Keywords: ankle injuries, ankle joint, joint instability, proprioception

Although recent authors 1 have suggested that mechanical instability occurs concurrently with functional ankle instability, previous researchers 2–6 have shown that a significant number of individuals have functional ankle instability without mechanical instability. This finding suggests that some cause other than joint laxity produces functional ankle instability. Alternatively, ligament damage has been proposed to lead to deafferentation of the ligaments, impairing proprioception. 7 However, recent studies have cast doubt on this. Specifically, anesthetic injected into ankle ligaments failed to produce differences in postural stability 8, 9 or joint position sense. 9

Muscle damage is also possible during an ankle sprain. Evertor muscle strains occur in 15% of ankle sprains, 10 and 2% of patients with ankle sprains report maximal tenderness over the peroneal muscles or tendons rather than the ligaments. 11 Muscle receptors that are sensitive to tension (ie, the Golgi tendon organ) facilitate muscular activation in antagonist muscles but inhibit agonists. 12, 13 Muscle damage affects these receptors, creating a distorted sense of muscle tension. 14 This may lead to inadequate muscle tension generation, providing inappropriate joint stability and the ankle instability described by Freeman et al. 15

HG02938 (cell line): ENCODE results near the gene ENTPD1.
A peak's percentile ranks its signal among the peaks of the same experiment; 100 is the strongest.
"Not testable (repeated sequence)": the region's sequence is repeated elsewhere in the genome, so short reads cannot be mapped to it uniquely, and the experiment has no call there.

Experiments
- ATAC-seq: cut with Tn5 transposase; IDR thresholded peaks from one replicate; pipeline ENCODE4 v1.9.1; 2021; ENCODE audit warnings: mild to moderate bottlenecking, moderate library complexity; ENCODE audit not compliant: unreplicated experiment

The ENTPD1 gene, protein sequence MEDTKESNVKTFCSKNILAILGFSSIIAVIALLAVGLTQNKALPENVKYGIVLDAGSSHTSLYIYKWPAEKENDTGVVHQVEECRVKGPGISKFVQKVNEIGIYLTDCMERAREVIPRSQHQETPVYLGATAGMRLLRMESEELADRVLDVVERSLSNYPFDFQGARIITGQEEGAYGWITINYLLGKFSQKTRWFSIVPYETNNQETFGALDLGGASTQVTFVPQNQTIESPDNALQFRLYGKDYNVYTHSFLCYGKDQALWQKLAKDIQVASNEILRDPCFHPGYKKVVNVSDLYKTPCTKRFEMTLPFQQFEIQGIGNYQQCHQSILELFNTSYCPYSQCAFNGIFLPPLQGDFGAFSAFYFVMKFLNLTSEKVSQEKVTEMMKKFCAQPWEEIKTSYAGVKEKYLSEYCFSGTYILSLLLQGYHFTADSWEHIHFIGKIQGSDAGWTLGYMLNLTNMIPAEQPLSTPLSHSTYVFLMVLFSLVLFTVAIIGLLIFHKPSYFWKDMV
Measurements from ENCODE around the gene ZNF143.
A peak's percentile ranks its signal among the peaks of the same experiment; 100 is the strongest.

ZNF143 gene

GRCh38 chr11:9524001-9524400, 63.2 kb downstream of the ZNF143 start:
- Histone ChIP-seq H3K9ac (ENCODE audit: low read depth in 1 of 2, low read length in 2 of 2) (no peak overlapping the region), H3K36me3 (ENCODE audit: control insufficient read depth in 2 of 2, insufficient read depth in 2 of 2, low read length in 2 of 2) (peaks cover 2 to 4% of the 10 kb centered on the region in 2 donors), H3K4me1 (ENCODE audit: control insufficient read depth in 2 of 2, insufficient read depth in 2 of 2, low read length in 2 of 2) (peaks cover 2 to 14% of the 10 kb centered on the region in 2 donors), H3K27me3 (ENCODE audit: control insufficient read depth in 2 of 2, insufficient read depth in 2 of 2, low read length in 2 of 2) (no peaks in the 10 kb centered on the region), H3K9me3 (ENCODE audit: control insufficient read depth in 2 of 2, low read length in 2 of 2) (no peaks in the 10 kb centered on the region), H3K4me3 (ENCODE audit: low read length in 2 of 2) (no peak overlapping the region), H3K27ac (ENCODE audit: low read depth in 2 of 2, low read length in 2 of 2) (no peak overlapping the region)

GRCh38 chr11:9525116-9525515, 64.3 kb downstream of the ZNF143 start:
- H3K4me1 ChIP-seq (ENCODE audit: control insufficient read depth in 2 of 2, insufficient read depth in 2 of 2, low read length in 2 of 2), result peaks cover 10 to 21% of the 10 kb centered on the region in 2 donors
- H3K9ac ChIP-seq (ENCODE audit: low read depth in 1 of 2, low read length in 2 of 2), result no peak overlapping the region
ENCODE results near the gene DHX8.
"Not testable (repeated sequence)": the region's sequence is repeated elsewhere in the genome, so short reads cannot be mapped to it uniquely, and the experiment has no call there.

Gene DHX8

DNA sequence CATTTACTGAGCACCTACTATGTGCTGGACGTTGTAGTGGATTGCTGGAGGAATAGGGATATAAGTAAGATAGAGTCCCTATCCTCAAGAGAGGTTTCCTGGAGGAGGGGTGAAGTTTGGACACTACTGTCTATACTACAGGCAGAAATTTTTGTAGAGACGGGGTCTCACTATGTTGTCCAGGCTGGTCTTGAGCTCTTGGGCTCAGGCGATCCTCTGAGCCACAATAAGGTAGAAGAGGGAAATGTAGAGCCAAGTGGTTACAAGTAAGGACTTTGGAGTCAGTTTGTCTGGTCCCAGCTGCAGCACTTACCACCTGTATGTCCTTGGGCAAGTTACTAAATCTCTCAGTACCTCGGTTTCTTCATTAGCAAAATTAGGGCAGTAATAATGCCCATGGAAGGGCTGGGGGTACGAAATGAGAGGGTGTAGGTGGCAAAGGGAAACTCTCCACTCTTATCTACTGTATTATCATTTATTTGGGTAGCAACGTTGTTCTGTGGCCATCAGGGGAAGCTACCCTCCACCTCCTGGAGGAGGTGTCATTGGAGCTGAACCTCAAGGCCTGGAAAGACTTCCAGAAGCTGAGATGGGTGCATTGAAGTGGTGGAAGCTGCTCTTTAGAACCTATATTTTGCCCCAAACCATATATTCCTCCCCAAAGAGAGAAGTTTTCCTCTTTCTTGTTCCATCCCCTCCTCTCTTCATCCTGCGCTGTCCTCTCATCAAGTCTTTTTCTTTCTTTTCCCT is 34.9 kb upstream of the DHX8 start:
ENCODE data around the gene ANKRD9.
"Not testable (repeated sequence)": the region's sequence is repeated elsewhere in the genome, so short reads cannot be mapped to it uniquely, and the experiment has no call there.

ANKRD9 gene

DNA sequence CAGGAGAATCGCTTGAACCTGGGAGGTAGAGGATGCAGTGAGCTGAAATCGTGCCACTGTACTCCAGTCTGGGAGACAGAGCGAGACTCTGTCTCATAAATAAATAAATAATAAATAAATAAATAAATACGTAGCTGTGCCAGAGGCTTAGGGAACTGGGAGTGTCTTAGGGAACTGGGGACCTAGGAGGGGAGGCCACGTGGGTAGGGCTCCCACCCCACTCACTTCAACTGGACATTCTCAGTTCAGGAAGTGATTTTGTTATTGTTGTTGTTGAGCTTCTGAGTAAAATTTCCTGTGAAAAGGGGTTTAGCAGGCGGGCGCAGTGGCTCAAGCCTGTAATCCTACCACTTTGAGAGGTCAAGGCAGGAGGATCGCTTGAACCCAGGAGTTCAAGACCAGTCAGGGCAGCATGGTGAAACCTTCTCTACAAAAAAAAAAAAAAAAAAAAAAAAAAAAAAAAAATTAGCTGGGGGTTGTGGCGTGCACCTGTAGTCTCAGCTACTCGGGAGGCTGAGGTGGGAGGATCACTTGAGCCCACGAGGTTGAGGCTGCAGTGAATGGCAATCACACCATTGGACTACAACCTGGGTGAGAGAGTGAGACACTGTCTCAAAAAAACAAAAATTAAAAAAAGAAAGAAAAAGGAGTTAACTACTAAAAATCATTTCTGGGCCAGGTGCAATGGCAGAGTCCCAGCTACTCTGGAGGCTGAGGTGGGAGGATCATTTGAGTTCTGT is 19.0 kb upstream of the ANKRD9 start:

Joint position sense and joint movement sense are more common measures of proprioception and establish the accuracy of an individual's ability to detect joint position and movement. In contrast, force sense is the ability of an individual to detect muscular force. The sense of force is actually 2 related subsenses: tension and effort. Effort has been identified as being derived primarily from a central mechanism but influenced by peripheral receptors. 16–18 Specifically, when the motor command is generated, a copy of the command, or corollary discharge, is sent to the somatosensory centers of the brain. In essence, the size of this corollary discharge is perceived as effort. Conversely, the sense of tension is related to the tension developed by the muscle. 19 Although the receptor of origin for tension is unclear, studies of vibration imply that force sense is not derived from the muscle spindle's primary ending. 16 These findings suggest that tension is derived from the Golgi tendon organ, the secondary spindle ending, or both.